An Indian start-up called Metafact is drawing on artificial intelligence to try and combat the fake news crisis. The Dehli-based company founded in 2017 hopes to use AI to empower journalists to identify fake news stories.
Metafact plans on using a network of volunteers to submit suspicious content. If the same story is submitted by multiple people it will be fact-checked using the company’s AI system. The company’s major project is a tool that flags misinformation and bias in news stories and social media posts. While the tool is currently being trained in written English, Metafact plans to also train it to detect manipulation in images and video.
While the technology will not be able to prove definitively whether a story is true or false, it will be able to provide a list of probable fake claims which journalists can then review. Should the team regard the news as false, they will construct a post countering the fake claim and push it back into the system.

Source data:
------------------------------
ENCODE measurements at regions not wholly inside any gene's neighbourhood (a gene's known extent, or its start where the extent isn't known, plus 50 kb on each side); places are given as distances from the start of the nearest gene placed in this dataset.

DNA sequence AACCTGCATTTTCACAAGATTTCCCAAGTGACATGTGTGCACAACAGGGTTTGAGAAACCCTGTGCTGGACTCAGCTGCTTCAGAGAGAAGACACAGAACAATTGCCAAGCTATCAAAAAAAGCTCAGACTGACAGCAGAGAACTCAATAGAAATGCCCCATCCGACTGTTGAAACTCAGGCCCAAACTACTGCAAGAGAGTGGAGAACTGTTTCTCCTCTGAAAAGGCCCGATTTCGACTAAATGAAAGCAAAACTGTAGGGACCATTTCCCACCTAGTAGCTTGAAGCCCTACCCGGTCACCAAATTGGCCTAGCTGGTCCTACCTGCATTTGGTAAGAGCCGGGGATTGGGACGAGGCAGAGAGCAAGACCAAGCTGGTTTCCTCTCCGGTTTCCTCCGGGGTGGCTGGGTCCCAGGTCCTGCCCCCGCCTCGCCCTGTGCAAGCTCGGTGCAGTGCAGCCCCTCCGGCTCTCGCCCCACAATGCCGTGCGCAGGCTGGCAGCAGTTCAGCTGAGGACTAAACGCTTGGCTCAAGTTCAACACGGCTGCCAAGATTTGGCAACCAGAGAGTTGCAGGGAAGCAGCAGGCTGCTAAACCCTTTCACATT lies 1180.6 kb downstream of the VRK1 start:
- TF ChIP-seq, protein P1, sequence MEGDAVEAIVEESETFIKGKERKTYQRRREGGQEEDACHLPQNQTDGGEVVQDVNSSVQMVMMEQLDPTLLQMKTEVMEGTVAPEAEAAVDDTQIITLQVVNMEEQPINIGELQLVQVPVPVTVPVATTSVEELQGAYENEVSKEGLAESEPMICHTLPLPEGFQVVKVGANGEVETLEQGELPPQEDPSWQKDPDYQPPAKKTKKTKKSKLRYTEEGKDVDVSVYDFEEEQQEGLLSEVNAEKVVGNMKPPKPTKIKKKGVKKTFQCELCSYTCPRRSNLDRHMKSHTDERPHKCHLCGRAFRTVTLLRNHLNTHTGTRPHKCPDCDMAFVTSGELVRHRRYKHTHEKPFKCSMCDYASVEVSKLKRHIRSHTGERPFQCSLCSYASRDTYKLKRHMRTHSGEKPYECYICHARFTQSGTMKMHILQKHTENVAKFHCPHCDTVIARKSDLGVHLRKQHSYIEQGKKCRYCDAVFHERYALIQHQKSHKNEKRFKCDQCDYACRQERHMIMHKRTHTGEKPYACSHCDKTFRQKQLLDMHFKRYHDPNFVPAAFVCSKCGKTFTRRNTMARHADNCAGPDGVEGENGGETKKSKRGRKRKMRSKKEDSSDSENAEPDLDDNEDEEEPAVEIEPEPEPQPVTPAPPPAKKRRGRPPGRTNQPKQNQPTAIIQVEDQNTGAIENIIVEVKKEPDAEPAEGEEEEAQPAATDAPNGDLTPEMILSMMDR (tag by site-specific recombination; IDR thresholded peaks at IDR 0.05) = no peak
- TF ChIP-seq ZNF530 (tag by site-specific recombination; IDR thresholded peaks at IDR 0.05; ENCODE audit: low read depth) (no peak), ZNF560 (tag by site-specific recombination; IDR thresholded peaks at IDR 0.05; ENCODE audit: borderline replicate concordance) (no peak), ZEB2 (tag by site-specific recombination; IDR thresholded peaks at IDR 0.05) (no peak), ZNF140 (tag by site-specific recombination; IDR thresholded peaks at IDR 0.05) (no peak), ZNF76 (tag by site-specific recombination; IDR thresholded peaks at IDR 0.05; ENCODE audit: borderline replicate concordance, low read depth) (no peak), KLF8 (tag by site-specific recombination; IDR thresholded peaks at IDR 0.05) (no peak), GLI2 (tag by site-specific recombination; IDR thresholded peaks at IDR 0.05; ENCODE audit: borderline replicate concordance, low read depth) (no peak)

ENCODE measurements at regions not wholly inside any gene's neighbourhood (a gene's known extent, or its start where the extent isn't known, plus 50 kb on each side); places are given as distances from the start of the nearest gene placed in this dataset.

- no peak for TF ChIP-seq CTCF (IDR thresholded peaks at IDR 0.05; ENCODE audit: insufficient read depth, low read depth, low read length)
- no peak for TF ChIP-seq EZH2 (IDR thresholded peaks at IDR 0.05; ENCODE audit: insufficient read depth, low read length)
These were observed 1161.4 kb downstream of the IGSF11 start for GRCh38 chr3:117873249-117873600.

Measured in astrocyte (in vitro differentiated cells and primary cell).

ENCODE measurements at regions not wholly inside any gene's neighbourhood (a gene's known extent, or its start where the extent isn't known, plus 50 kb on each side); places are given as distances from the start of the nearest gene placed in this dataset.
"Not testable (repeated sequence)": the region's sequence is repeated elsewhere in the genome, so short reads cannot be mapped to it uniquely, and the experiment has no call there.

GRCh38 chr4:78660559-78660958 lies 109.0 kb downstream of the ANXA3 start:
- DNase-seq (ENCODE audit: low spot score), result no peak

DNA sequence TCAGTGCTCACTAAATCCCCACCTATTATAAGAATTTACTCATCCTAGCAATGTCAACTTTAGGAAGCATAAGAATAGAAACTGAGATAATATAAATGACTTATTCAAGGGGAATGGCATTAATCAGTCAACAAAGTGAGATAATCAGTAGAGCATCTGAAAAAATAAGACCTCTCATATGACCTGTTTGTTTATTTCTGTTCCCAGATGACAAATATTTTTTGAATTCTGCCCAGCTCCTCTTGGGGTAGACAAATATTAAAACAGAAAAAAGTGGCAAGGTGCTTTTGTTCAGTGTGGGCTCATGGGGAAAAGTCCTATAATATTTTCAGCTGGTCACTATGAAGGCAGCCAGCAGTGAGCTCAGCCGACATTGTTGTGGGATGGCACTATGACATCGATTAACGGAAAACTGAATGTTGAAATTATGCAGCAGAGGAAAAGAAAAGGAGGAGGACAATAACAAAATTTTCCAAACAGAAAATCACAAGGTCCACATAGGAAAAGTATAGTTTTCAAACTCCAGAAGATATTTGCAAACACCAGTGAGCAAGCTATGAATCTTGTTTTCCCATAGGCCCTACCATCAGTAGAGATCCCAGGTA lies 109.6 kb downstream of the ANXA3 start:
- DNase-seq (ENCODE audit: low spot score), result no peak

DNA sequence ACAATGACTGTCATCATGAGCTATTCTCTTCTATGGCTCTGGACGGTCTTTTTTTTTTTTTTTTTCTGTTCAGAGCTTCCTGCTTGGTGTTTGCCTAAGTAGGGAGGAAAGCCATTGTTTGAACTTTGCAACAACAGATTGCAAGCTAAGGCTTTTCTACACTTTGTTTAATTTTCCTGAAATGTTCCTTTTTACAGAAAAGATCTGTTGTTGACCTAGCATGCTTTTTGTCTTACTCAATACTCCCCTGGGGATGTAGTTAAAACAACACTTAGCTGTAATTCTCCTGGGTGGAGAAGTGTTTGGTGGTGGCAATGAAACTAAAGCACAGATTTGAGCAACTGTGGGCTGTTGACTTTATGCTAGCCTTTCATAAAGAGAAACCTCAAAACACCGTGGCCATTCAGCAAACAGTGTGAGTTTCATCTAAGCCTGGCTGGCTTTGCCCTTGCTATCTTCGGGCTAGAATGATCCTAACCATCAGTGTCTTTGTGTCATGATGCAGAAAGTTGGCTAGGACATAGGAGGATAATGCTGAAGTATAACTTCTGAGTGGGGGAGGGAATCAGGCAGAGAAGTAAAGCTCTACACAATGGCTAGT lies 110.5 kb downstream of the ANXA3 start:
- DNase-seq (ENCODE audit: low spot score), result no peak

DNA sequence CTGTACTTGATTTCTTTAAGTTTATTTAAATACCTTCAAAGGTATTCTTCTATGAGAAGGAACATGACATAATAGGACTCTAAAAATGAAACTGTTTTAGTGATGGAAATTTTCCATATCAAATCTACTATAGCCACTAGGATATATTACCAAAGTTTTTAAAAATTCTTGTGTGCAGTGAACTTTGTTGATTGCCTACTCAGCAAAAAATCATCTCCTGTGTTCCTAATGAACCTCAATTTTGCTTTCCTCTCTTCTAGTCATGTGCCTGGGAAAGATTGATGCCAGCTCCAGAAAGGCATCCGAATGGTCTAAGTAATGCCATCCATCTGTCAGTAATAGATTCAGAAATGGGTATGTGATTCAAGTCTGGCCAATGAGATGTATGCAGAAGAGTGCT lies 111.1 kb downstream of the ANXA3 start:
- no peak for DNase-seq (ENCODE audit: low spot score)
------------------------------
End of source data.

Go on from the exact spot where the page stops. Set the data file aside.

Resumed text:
The rapid expansion of mobile technology has brought millions of people online for the first-time, creating conditions that allow for fake-news stories to spread like wildfire and even leading to mob killings. Moreover, the issue of fake-news has gained prominence globally with allegations of misinformation being prominent during the 2016 American election.
Given Metafact relies on “correcting” fake news by pushing yet more content back into the system, is there a danger that corrected versions of events will not spread as fast as sensationalist fake-news? What is the responsibility of network providers in preventing the spread of misinformation at the source and can they draw upon this technology to tackle the problem?